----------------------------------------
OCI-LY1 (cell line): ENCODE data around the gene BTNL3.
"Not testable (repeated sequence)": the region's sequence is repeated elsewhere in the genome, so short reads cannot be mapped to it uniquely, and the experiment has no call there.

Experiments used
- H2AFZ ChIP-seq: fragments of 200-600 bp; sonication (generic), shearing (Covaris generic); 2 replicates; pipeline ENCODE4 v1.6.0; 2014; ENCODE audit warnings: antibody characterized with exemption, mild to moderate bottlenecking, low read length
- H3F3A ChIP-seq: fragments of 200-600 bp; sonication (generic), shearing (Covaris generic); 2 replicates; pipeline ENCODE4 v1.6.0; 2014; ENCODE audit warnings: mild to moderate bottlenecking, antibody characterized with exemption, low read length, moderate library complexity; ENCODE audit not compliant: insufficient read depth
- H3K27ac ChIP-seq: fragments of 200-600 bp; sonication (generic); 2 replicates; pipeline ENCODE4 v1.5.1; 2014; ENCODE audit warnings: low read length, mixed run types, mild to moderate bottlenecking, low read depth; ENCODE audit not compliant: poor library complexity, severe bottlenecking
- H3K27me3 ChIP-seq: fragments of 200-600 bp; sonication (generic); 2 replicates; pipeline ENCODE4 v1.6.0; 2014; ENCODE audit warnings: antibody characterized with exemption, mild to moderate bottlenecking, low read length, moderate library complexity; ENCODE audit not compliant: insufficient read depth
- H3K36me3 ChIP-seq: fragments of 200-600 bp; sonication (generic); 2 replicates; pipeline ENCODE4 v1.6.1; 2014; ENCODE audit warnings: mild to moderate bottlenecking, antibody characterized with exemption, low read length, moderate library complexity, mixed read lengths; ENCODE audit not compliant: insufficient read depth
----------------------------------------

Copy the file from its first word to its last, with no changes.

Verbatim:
OCI-LY1 (cell line): ENCODE data around the gene BTNL3.
"Not testable (repeated sequence)": the region's sequence is repeated elsewhere in the genome, so short reads cannot be mapped to it uniquely, and the experiment has no call there.

Experiments used
- H2AFZ ChIP-seq: fragments of 200-600 bp; sonication (generic), shearing (Covaris generic); 2 replicates; pipeline ENCODE4 v1.6.0; 2014; ENCODE audit warnings: antibody characterized with exemption, mild to moderate bottlenecking, low read length
- H3F3A ChIP-seq: fragments of 200-600 bp; sonication (generic), shearing (Covaris generic); 2 replicates; pipeline ENCODE4 v1.6.0; 2014; ENCODE audit warnings: mild to moderate bottlenecking, antibody characterized with exemption, low read length, moderate library complexity; ENCODE audit not compliant: insufficient read depth
- H3K27ac ChIP-seq: fragments of 200-600 bp; sonication (generic); 2 replicates; pipeline ENCODE4 v1.5.1; 2014; ENCODE audit warnings: low read length, mixed run types, mild to moderate bottlenecking, low read depth; ENCODE audit not compliant: poor library complexity, severe bottlenecking
- H3K27me3 ChIP-seq: fragments of 200-600 bp; sonication (generic); 2 replicates; pipeline ENCODE4 v1.6.0; 2014; ENCODE audit warnings: antibody characterized with exemption, mild to moderate bottlenecking, low read length, moderate library complexity; ENCODE audit not compliant: insufficient read depth
- H3K36me3 ChIP-seq: fragments of 200-600 bp; sonication (generic); 2 replicates; pipeline ENCODE4 v1.6.1; 2014; ENCODE audit warnings: mild to moderate bottlenecking, antibody characterized with exemption, low read length, moderate library complexity, mixed read lengths; ENCODE audit not compliant: insufficient read depth